I always strive to leave the impression with my customers that the mortgage business is a service business first. You don't make a profit on one mortgage; you make it on the lasting relationships you establish. It's all about building partnerships.
The relationships I build with my customers are based on the same values I share with my family. Reliability, honesty and commitment are traits that have always impressed me. It seems natural to extend those same values to my customers
Your Banker's 6 Dirty Secrets...
There is a fine line between telling a lie and avoiding telling the truth. It comes back to intentions you can be hurt by a clever omission as easily as you can by an outright lie. It wont come as a surprise, but there are some things your bank would rather not tell you. Well look at six dirty secrets your banker has been keeping.
1. You probably dont need the insurance
Banks offer insurance, sometimes marketed as balance protection, on every debt instrument they offer. You can get insurance on a credit card, line of credit, plain vanilla loan and so on. In return, your payments are covered in certain cases and a death benefit is paid if you die with the debt.
Going through the contract can be interesting and enlightening for consumers. Often many conditions have to be met to receive the hardship qualifications to cover payments and the death benefit is capped at a maximum that may be much less than the value of the loan.
Your banker isnt to blame for that, the bank is. Where the bankers omission comes in is in not advising clients that their life insurance policy may already be enough to cover the new debt already and if not, adding coverage for the amount of the debt will be much cheaper in the long run than paying an extra percentage of your balance on top of the interest.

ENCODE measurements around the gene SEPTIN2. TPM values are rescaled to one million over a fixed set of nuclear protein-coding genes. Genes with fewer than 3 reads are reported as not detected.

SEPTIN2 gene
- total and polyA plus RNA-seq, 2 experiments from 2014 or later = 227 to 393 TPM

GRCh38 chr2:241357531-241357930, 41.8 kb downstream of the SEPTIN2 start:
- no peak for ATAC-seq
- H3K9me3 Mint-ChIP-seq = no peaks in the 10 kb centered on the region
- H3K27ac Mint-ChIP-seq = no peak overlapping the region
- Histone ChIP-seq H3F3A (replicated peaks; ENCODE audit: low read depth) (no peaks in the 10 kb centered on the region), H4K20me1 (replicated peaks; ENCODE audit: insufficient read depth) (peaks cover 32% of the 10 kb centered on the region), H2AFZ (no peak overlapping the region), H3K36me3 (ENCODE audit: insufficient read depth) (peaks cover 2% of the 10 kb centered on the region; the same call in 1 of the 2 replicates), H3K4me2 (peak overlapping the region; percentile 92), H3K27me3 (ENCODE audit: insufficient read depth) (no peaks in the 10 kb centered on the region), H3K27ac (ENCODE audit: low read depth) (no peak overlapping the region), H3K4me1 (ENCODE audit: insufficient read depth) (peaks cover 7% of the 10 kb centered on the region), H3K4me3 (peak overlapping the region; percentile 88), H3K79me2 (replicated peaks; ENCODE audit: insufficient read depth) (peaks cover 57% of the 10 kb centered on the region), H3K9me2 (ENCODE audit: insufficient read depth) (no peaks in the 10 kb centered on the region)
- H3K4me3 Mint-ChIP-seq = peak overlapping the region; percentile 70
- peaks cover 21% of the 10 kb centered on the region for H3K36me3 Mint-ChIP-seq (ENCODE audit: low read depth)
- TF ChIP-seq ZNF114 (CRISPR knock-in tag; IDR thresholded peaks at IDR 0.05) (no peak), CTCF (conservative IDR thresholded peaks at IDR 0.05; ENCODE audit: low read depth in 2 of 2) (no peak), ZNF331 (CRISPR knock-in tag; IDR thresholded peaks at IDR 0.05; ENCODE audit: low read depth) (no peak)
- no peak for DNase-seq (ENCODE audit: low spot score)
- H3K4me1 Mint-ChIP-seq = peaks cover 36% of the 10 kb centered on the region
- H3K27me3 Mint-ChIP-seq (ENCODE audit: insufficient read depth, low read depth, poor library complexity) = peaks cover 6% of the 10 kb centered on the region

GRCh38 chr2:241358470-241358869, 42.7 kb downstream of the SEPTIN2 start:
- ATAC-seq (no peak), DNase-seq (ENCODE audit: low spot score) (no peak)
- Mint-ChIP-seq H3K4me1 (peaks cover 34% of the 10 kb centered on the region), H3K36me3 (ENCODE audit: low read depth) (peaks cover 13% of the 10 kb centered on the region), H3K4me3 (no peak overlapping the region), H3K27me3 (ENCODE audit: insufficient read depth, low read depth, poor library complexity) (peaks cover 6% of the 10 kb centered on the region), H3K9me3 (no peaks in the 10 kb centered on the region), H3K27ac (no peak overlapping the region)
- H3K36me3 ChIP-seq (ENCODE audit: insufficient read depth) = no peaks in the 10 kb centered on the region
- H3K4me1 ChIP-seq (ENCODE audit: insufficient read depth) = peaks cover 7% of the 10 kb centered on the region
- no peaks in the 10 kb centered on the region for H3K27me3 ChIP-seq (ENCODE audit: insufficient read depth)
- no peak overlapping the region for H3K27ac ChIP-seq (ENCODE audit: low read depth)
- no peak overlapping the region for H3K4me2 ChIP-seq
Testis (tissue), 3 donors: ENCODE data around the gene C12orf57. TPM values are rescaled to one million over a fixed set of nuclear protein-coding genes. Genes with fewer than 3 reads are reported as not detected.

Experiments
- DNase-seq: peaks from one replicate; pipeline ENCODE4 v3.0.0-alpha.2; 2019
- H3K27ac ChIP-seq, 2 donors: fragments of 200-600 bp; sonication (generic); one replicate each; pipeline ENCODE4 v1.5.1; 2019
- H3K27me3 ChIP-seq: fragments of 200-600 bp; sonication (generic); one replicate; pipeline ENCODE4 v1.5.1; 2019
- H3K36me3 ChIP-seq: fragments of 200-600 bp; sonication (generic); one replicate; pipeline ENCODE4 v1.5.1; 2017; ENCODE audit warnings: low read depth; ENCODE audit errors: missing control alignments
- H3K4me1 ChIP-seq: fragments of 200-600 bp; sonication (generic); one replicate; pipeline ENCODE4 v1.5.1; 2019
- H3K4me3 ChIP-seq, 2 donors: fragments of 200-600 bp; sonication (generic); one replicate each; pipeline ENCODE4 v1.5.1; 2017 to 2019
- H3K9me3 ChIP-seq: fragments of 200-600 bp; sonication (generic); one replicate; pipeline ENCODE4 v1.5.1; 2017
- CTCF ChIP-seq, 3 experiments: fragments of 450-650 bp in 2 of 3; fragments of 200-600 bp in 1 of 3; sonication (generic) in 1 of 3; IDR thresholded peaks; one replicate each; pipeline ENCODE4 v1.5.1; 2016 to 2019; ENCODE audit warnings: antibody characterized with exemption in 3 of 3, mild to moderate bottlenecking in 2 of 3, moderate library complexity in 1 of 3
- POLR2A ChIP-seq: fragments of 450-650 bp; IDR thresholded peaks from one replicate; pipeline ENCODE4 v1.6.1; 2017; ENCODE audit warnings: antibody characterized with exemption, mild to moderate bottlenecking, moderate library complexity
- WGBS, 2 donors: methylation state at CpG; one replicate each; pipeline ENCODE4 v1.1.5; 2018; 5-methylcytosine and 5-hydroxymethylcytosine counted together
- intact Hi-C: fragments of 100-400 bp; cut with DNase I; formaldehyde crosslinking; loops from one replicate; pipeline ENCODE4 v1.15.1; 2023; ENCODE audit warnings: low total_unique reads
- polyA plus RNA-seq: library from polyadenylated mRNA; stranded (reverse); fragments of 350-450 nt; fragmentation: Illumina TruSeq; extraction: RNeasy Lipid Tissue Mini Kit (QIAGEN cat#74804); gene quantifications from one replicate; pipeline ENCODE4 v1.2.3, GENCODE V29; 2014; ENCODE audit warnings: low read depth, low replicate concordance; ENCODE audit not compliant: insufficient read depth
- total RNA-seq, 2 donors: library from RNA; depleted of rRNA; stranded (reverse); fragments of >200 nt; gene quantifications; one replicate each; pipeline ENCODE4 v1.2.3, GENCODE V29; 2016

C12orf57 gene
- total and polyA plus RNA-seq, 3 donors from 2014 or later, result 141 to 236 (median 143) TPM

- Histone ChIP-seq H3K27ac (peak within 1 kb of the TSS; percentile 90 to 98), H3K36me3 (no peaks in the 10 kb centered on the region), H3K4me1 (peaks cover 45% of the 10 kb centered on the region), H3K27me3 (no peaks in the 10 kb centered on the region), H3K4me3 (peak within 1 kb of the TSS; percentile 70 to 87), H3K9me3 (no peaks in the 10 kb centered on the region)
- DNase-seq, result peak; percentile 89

2. Even if I like you, the system decides
Many banks market the fact that you can go into any branch and have a productive conversation with their representatives the human touch. If you are looking for a loan or mortgage however, theres little human element to the decision process.
Large banks use a computer model that takes inputs such as income, current debt levels and assets, and decides whether you qualify for a loan and, if so, how much. For most people, this process is flexible enough that they dont notice. For farmers, entrepreneurs and business owners, though, this process can be enraging because it discounts elements of their business and often paints them as credit risks.
3. Im a salesman
There are many different terms for it complete banking, one-stop banking, holistic service but when it comes down to it, your banker is there to cross-sell you other products from the bank. Have a chequing account? How about a savings account, credit card, savings bond and a retirement account? Banks want to lock in a customer as much as possible.
4. We offer a complete package to get complete fees
Once a customer opens an account, the pressure is on to open three more. Holding more of a customers financial life at the same bank gives banks the ability to encourage the customer into more fee-bearing accounts without having to worry about the customer shopping around for a better deal. Your banker will never tell you that the bank down the road charges less in service fees and offers the same interest. Instead they emphasize the ease of transferring funds between your accounts within the branch, the transfer fees they wave and the deal they have on balance protection insurance.
5. We make more money from fees than banking
Banks have been pulling an ever-larger slice of their revenues from fees. The tipping point came in the late 90s, when fee income climbed to over half of revenue for the largest banks. Most people, your banker included, will tell you a bank makes its money off the interest it earns from loans to customers. And given how important fees are to revenue, take three guesses at which direction they will be heading in the future.
6. Use a mortgage broker